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Laura Amy Schlitz

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8. Symbols (Viewer Discretion Advised)

Of Mice and Men

John Steinbeck, 1937
Famous for: Bunnies, an “interesting” perspective on women, a horrible, tragic ending.

Hamlet's symbol ic obsessions are as all-absorbing as George's...just different.There’s no symbol shortage in Of Mice and Men but there is one symbol that looms over them all—the farm that George describes to Lennie (and anyone else who will listen).

In Steinbeck’s story, the farm represents more than a business opportunity. It represents a promised land of economic freedom. It represents George and Lennie’s impossible dream–their American Dream.

An aside: George finds himself thinking wistfully about those days before he began taking care of Lennie. We find ourselves thinking wistfully about those days before we staged this silly song-and-dance act with a pitchfork. You read that correctly:  We staged and videoed a song-and-dance act about George and Lennie’s star-crossed American Dream. It’s about to start playing. What were we thinking? We’re really not sure.

For George’s sake, and for Lennie’s, kindly click here to go the next Recap. It’s about Steinbeck’s cinematic story-telling techniques. Click over there now, please, and we’ll  just pretend this never happened, ‘k?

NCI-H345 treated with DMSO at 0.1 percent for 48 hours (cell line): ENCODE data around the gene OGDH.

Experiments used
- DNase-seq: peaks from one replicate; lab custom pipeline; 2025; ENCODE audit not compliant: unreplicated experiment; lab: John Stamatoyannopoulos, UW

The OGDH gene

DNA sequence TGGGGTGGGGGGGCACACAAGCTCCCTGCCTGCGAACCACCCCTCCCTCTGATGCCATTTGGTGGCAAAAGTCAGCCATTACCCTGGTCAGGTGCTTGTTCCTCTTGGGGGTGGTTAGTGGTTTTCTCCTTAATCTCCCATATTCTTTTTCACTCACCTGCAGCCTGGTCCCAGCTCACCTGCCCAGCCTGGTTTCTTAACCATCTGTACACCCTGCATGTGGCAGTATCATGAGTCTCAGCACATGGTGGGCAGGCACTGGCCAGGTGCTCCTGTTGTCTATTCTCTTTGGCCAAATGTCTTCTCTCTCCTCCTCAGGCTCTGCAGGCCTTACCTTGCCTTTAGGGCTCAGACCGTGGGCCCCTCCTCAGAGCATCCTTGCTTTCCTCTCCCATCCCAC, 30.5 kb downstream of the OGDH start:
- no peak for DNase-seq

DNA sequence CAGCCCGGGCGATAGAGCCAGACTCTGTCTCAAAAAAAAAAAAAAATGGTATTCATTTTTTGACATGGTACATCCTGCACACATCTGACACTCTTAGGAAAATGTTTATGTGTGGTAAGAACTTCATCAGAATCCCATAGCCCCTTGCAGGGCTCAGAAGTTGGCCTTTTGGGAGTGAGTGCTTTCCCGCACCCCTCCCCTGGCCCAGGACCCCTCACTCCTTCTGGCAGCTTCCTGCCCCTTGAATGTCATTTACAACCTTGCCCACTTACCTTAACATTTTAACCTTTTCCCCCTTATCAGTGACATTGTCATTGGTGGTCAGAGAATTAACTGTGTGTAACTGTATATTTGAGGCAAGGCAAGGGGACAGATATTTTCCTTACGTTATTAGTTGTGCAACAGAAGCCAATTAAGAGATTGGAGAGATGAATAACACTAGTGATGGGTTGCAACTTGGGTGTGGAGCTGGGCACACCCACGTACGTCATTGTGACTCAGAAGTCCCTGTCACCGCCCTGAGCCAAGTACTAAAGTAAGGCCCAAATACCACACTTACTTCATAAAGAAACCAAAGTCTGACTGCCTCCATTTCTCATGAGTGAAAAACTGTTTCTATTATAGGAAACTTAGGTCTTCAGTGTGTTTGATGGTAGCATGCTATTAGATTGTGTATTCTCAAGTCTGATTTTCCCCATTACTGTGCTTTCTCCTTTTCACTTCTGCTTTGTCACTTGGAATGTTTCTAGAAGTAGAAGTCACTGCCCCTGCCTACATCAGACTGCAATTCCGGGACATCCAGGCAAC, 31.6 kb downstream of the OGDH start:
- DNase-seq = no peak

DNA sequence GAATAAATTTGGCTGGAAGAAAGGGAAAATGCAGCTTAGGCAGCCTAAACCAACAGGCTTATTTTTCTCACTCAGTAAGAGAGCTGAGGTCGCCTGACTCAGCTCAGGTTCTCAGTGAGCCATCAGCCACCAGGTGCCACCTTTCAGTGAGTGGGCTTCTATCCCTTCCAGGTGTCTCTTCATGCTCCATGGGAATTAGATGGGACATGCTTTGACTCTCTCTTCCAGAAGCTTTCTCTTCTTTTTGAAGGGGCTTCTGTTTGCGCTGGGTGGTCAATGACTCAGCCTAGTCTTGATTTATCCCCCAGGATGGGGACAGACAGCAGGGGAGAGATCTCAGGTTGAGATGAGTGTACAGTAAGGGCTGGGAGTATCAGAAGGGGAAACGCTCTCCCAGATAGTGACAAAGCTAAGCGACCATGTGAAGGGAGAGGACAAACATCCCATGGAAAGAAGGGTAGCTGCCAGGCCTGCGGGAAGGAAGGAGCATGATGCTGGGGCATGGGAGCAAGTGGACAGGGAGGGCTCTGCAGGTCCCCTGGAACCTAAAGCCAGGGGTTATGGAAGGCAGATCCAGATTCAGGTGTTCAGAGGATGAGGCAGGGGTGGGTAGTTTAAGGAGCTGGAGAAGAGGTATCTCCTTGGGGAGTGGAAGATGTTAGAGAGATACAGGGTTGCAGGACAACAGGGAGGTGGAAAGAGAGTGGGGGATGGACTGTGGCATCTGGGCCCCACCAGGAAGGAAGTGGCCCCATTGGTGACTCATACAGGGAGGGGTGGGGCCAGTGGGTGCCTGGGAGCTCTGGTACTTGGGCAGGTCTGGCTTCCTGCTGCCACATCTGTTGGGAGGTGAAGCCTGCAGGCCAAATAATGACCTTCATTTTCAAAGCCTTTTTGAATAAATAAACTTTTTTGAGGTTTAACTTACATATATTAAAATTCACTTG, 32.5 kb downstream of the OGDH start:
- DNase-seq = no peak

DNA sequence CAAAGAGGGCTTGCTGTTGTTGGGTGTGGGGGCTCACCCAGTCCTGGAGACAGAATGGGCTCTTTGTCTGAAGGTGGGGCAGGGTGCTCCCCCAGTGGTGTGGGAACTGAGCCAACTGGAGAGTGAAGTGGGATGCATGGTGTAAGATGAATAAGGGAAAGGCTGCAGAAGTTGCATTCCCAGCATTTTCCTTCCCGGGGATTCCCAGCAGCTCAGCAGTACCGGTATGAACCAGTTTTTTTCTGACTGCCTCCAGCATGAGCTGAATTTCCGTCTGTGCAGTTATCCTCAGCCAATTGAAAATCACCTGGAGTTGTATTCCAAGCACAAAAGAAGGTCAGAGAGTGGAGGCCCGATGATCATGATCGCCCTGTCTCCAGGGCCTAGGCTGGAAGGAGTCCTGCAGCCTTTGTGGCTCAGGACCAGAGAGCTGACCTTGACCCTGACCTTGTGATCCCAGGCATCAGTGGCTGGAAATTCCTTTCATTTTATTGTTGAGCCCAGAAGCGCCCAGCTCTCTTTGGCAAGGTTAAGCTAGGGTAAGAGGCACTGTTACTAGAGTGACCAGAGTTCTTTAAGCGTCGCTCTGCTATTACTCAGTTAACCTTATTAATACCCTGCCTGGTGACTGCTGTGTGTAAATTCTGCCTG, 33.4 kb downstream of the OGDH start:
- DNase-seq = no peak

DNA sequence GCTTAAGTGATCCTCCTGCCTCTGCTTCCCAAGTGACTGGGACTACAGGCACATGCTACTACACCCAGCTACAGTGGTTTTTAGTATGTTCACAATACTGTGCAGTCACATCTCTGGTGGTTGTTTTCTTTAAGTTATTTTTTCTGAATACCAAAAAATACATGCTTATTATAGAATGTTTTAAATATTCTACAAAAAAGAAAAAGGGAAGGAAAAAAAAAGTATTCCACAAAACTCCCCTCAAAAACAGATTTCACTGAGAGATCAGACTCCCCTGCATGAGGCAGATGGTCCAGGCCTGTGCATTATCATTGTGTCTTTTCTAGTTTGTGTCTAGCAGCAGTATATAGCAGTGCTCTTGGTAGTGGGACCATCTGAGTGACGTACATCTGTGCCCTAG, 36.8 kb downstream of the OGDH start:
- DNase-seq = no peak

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There’s one symbol in Of Mice and Men that really stands out: The imaginary farm that George and Lennie dream of owning. The farm promises an idyllic life where George and Lennie would be sheltered from the trials of the world. Let’s take a closer look at this symbol—next.

George and Lennie had a dream E-I-E-I-O
They had a dream to own a farm E-I-E-I-O
An acre here, and an acre there,
Here an acre, there an acre, Everywhere an acre acre
George and Lennie had a dream E-I-E-I-O.

And in that dream they owned some … bunnies! E-I-E-I-O
They owned some bunnies for Lennie to pet E-I-E-I-O
A soft one here, and a soft one there
Here a soft one, there a soft one,
Everywhere a soft one soft one
In that dream they owned some bunnies E-I-E-I-O.

Now George and Lennie’s dream is what you call a symbol E-I-E-I-O
The farm stands for freedom and self-reliance E-I-E-I-O
A better life here, and a better life there,
Here a better there a better Everywhere a better better,
George and Lennie’s farm stands for freedom and self-reliance.
E-I!!!! E-I!!!! O!!!!!!!!!!!

Of Mice and Men by John Steinbeck | 60second Recap study guide resources

 

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